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Syracuse school district, Onondaga County libraries, recovering from cyberattack

Tom Magnarelli
Onondaga County's Central Library in downtown Syracuse.

The Syracuse City School District and the Onondaga County Public Libraries have both come under recent cyberattacks. Cities and small communities can be soft targets for hackers.

The school district and county libraries were attacked by the same ransomware, called Ryuk, according to county officials, though they say that might just be an unfortunate coincidence.

The school district attack rendered computer files and systems inoperable, freezing the district out of access. They’re still working to restore some systems. Meanwhile, the county libraries’ online and phone services were also knocked out. Library programs and checking out books are continuing the old-fashioned way.

Sometimes, hackers will demand a ransom for data recovery, although the county has not received a ransom demand yet and no personal information was stolen. The FBI was contacted and a forensic investigation is ongoing. 

Syracuse University School of Information Studies Professor Lee McKnight said cities, schools and small businesses can be vulnerable if they have limited Information Technology staff with older systems.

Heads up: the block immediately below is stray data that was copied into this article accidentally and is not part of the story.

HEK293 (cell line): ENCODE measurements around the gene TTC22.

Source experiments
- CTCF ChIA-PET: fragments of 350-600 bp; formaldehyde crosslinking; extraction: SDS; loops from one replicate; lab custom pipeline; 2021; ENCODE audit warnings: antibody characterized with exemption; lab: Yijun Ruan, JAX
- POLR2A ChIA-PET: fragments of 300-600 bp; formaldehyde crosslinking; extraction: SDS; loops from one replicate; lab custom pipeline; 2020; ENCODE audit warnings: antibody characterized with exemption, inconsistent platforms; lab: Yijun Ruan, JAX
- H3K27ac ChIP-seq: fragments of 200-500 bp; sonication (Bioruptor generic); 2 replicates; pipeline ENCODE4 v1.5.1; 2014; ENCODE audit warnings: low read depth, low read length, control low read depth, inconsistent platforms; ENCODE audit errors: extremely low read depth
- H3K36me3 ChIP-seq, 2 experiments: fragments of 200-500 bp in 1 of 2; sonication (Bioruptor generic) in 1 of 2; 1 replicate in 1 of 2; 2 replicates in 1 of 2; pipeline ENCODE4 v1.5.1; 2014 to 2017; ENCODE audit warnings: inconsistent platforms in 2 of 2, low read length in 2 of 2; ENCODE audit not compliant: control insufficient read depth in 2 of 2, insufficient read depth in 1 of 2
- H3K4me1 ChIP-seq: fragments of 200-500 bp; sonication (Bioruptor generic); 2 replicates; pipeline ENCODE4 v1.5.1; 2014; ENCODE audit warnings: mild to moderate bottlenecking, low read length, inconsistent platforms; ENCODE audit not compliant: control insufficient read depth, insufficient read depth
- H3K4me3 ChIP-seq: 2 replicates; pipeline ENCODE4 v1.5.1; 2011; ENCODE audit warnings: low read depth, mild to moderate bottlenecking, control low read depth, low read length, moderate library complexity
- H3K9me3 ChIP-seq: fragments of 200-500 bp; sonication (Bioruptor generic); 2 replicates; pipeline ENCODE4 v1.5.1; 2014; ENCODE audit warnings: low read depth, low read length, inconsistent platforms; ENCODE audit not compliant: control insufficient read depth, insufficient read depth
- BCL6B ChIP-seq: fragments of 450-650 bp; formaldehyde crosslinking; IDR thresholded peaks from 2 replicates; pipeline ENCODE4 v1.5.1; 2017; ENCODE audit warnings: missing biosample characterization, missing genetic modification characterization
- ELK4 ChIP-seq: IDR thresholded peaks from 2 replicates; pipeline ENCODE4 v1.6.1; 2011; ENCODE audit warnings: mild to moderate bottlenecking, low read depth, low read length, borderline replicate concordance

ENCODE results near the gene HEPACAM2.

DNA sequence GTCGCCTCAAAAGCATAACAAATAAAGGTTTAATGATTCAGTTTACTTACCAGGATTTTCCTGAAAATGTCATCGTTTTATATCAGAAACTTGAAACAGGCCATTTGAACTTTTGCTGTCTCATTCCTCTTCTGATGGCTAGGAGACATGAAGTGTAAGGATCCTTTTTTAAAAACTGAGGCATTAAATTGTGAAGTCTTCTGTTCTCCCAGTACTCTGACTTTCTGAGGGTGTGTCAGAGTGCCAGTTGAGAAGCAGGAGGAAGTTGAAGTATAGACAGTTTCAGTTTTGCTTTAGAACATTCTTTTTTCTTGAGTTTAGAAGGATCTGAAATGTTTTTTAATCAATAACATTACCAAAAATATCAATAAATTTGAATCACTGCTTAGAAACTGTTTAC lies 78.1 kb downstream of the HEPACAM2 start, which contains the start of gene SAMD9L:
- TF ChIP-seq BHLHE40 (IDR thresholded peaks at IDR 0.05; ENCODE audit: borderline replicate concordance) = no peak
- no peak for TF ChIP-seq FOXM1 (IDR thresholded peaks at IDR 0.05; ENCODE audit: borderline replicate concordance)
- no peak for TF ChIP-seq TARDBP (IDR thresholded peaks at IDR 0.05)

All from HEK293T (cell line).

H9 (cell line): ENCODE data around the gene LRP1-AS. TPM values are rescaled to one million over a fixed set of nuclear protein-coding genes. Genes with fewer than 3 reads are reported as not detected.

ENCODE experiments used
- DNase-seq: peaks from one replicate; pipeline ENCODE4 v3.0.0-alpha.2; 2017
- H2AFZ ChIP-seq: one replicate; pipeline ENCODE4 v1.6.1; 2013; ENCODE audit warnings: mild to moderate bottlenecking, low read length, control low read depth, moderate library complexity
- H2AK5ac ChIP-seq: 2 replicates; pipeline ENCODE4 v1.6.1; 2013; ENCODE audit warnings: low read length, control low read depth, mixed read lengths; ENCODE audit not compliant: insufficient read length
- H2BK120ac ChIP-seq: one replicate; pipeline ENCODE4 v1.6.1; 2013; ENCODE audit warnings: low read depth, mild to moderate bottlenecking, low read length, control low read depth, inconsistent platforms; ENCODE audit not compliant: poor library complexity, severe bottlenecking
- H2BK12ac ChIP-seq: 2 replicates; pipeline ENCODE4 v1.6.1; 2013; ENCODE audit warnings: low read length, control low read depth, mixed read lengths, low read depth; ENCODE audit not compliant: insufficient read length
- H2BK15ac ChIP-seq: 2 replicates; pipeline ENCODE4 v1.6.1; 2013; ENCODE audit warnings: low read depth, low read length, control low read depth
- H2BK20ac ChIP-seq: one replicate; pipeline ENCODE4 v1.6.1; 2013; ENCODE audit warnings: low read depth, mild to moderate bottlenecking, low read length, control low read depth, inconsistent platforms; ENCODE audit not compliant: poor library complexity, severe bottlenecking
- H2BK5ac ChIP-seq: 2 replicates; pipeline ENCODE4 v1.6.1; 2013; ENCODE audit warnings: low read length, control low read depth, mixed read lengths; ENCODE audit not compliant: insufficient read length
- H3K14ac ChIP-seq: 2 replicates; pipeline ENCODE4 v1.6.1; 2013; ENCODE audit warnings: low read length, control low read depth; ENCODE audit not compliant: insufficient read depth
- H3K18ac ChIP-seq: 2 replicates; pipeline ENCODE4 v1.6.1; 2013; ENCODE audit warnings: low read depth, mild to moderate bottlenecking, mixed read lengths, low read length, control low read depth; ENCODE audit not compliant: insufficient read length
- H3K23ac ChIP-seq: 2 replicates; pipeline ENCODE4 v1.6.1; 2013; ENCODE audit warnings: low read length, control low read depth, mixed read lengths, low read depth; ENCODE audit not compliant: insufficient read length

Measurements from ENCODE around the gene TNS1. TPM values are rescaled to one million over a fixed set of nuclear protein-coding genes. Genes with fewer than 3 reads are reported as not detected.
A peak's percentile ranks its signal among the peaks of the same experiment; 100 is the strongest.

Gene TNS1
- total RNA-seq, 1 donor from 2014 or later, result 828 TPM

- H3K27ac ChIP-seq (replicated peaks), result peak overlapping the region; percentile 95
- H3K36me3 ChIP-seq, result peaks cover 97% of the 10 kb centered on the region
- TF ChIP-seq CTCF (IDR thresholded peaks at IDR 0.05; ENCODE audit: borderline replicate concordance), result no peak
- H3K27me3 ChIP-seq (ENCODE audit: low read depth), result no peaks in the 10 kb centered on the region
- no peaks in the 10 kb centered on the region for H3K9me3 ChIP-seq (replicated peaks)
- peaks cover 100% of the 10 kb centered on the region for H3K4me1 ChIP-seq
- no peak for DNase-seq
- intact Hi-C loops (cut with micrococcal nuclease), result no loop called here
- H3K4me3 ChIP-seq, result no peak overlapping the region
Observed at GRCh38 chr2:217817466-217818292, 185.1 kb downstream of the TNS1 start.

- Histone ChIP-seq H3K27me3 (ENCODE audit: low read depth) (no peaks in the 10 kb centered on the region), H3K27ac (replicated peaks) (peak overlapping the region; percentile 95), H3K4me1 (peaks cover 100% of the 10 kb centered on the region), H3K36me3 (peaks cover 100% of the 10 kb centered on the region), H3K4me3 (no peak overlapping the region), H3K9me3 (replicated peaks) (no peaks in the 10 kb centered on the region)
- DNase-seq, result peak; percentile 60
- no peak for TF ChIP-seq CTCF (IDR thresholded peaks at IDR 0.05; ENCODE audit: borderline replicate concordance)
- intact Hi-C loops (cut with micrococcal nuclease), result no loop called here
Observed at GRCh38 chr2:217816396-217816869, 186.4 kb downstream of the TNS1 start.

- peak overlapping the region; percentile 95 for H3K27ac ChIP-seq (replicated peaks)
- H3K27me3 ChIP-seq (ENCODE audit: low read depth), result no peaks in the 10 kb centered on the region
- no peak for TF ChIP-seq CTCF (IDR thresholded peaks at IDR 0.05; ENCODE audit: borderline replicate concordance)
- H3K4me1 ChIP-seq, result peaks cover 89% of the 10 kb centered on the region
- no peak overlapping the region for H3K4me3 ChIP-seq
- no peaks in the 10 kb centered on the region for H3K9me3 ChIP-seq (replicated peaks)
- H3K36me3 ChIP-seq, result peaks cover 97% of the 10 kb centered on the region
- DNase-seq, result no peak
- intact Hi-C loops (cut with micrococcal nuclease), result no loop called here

“Everybody needs to do more to improve their security and privacy practices and have more information security training,” McKnight said.

Cities, schools and small businesses have been slow to adopt cloud services, McKnight said, and should be proactively backing up their data to cloud computing data centers.

“Then even if there is a ransomware attack, it's not as devastating," McKnight said. "After you're already hit, it's too late. We need to be proactively planning for prevention and mitigation. That defeats ransomware in many ways over time."

It can take months, even a year for cities to recover stolen or blocked data.

Tom Magnarelli is a reporter covering the central New York and Syracuse area. He joined WRVO as a freelance reporter in 2012 while a student at Syracuse University and was hired full time in 2015. He has reported extensively on politics, education, arts and culture and other issues around central New York.